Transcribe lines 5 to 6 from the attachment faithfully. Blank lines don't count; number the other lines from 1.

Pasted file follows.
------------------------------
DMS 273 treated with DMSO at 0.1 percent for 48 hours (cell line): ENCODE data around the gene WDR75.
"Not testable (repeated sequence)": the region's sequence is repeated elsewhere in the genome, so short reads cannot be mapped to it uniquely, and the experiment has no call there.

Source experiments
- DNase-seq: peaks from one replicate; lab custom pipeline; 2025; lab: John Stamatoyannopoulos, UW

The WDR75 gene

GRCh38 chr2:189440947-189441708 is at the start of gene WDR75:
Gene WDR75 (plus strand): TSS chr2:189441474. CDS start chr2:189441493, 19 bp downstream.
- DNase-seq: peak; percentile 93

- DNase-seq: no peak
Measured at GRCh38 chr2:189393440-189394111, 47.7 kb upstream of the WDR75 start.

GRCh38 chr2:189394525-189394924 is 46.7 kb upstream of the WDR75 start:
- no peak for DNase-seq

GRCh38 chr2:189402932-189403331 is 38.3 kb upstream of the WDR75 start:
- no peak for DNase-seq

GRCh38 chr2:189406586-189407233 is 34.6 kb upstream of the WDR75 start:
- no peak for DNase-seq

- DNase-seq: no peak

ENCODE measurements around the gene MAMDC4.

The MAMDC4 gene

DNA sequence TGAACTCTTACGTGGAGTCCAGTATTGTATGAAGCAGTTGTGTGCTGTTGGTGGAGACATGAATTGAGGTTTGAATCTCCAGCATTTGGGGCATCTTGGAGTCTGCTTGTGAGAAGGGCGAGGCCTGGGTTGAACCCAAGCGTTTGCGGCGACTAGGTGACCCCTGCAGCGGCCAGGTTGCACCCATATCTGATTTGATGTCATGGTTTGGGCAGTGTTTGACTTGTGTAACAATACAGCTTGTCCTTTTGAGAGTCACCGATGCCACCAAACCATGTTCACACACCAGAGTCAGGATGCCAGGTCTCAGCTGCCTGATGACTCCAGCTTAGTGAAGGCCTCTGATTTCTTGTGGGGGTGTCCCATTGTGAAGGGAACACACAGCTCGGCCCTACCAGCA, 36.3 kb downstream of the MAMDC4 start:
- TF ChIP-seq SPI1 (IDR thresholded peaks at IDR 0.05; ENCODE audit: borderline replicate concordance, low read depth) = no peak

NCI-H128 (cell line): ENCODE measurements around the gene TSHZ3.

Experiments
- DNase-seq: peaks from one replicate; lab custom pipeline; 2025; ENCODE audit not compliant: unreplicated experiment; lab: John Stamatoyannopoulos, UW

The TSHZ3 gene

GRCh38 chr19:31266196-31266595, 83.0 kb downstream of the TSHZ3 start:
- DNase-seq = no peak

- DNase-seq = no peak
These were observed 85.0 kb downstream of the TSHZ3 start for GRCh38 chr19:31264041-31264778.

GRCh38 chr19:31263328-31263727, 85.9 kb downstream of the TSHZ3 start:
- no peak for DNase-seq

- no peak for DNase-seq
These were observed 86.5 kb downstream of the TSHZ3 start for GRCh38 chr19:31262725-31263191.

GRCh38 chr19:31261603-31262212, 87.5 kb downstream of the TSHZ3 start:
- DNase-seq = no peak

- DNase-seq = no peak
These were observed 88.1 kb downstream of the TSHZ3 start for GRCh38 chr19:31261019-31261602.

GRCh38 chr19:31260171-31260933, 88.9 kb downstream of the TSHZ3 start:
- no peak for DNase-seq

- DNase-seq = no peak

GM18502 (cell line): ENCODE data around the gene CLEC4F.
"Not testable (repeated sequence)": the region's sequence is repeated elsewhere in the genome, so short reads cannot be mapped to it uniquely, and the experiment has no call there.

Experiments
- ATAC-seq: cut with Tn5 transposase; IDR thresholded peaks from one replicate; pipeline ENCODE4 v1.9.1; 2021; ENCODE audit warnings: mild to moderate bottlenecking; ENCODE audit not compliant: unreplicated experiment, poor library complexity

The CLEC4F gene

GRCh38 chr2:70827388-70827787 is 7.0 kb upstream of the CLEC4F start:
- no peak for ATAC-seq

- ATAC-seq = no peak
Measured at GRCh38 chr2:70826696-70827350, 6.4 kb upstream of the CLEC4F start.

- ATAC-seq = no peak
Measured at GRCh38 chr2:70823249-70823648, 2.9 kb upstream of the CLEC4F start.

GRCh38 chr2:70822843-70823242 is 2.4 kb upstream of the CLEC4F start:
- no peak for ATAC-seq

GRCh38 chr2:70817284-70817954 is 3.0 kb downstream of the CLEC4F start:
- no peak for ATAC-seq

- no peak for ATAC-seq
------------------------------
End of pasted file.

The WDR75 gene

GRCh38 chr2:189440947-189441708 is at the start of gene WDR75: